Daweathablog

Charles E. Roop giving his own forecasts, weather discussions, photos and adventures for the Starkville, MS area, Florida, and beyond.

Sunday, April 25, 2010

Slight Severe Weather Threat Today

The SPC has continued labeling north and central Florida as a slight risk category for today and tonight. The dynamics look decent, but there are a few limitations to the threat.

Skew-T (upper-air sounding) from Jacksonville at 8 am ET (Source: Unisys Weather)

The KJAX skew-t (shown above) gives a snapshot profile of the air above the surface. Shear profiles look good and, according to NWS-JAX, helicity values look good for possible rotation. The lifted index is about -2, which is slightly decent for severe weather formation. There are moist conditions at the surface, but dry at about 900 mb and higher. This might be a sign of convective instability but we would need some daytime heating to get things going. The SPC mesoscale analysis does hint at divergence over the area, which is another factor for making things unstable.

However, the NWS is noting low lapse rates as a limiting factor. Also, the cloudcover over northern Florida would limit daytime heating in the area. However, that could change later on.

Florida visible satellite image (Source: WeatherTap.com)

As for timing and arrival, NWS-JAX wrote this at 9:38 this morning...
THE LINE IS EXPECTED TO SPLINTER AS IT APPROACHES THE COAST THIS AFTN...THEN REDEVELOPMENT OCCURS ACRS THE SRN PORTION LATER IN THE AFTN AS STORMS MOVE IN DIRECTLY FROM THE GULF. EVEN SO THE COASTAL ZONES AND REMAINDER OF NE FL ARE NOT OUT OF THE WOODS AS STRONG TO SEVERE STORMS ARE POSSIBLE AND RISK FOR TORNADOES STILL EXISTS.
Based on the sounding and profile readings, storm motion should be out of the west-southwest at about 30-40 knots.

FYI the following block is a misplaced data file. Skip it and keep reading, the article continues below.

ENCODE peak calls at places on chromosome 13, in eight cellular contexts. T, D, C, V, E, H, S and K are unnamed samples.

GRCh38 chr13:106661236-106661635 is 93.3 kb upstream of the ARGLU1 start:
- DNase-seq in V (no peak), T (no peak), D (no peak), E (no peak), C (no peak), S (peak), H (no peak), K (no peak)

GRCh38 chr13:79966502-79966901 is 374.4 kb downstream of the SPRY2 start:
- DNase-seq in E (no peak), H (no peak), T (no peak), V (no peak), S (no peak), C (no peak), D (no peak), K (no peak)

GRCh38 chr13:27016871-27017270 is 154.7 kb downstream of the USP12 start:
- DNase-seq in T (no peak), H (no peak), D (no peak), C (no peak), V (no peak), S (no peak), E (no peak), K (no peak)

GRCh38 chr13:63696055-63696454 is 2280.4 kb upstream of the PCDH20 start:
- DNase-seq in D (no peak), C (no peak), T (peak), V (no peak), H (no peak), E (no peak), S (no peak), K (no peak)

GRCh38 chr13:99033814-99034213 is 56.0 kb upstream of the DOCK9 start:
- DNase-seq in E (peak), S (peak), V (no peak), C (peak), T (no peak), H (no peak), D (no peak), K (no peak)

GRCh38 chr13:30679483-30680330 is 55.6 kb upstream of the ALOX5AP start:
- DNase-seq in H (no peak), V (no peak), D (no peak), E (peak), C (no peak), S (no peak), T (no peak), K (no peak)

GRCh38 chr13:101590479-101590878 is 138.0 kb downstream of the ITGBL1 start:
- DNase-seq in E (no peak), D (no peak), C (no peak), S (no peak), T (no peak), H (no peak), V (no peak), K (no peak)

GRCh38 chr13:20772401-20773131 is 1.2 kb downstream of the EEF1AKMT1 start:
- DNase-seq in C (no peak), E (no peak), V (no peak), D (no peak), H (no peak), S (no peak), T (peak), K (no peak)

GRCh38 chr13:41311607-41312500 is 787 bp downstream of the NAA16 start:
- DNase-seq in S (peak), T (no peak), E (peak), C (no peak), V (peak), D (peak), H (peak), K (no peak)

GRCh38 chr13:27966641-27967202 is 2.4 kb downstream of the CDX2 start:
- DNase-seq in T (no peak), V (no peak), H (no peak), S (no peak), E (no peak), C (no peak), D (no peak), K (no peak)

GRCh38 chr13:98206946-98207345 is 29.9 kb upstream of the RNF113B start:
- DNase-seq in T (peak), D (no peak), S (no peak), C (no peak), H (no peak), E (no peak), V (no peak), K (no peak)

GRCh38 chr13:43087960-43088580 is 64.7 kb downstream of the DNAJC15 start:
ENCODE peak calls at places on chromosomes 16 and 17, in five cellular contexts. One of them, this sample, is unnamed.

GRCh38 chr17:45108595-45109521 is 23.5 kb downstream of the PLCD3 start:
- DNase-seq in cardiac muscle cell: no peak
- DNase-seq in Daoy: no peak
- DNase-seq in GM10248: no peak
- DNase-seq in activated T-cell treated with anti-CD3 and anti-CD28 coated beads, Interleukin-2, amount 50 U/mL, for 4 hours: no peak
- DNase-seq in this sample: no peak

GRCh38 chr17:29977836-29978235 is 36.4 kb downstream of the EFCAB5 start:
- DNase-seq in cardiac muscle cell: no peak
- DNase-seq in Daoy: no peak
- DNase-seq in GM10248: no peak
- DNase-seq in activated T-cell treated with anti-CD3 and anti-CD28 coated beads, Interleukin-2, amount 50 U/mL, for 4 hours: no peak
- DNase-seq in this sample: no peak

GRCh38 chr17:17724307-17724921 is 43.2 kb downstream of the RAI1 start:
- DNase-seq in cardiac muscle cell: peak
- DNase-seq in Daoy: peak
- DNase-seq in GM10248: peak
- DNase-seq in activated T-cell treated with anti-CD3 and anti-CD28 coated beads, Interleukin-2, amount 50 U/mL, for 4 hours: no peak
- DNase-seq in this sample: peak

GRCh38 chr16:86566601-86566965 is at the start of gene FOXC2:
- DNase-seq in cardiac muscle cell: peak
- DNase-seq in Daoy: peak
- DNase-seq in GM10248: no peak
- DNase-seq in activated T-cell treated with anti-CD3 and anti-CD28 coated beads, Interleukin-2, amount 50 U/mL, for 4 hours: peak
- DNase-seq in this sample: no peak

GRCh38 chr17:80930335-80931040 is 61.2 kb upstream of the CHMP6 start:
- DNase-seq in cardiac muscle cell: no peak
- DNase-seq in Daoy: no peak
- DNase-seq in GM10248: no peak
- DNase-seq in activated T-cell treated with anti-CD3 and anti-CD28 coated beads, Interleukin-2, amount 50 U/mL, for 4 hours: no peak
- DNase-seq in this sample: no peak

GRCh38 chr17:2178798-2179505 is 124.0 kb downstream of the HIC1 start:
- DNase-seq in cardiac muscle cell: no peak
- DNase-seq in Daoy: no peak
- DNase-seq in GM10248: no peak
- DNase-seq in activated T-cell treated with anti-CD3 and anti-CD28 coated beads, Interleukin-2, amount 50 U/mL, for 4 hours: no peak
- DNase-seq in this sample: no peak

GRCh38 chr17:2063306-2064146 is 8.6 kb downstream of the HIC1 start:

So, it's a wait and see. Keep an eye on the Twitter feed during the day as I try to both watch this and study for a physics final exam. Stay tuned.

Saturday, April 24, 2010

Slight Severe Weather Risk in North Florida on Sunday

Severe weather risk for today. (Source: SPC/NOAA)

Good morning, everyone. Today isn't (or is) a good day to be in the southeast (depending if you are a weather nut or a storm chaser). There is a very-rare high risk for severe weather in parts of Alabama and Mississippi according to the Storm Prediction Center (SPC). A low over the Midwest with an associated cold front, a sufficient low-level jet, steep lapse rate potential, a negative tilting trough, and many other factors are allowing for this rare weather setup across the deep south. Multiple tornado watches are in effect along with many tornado warnings currently in effect. Reports of possible tornado and thunderstorm wind damage are flooding my Twitter feed as I write this.

This same storms system will continue to move on into the east and will affect areas from central Florida to the mid-Atlantic states on Sunday. The SPC has issued a slight risk of severe weather for the aforementioned area. Here are some factors the SPC is laying out for the risk (with links to their definitions by meteorologist Jeff Haby):

- Southerly to Southwesterly low-level jet within the pre-frontal warm sector
- MLCAPE of 1000 to 2000 J/Kg
- Increased dynamic forcing ahead of a upper trough
- Increased wind shear environment

Severe Weather Risk for Sunday (Source: SPC/NOAA)

Among these, daytime heating will help enhance the setup as the day advances. The National Weather Service in Jacksonville also noted in their last full Area Forecast Discussion (AFD) that the southern jet stream will also strengthen tonight. As Sunday begins, multiple lifting mechanisms (cold front, upper-level divergence - which allows more air to replace the diverged air in the upper levels - smaller impulses and disturbances) will add to the potential.

We will have to wait until Sunday morning when more data comes in and forecasts solidify before determining what exactly will happen. Timing will also be key since the intensity will depend on how much daytime heating would be allowed. So much for focusing on the Physics II final exam.

There may be an update on this blog Sunday morning or as early as tonight. Keep an eye on my Twitter feed for the latest information.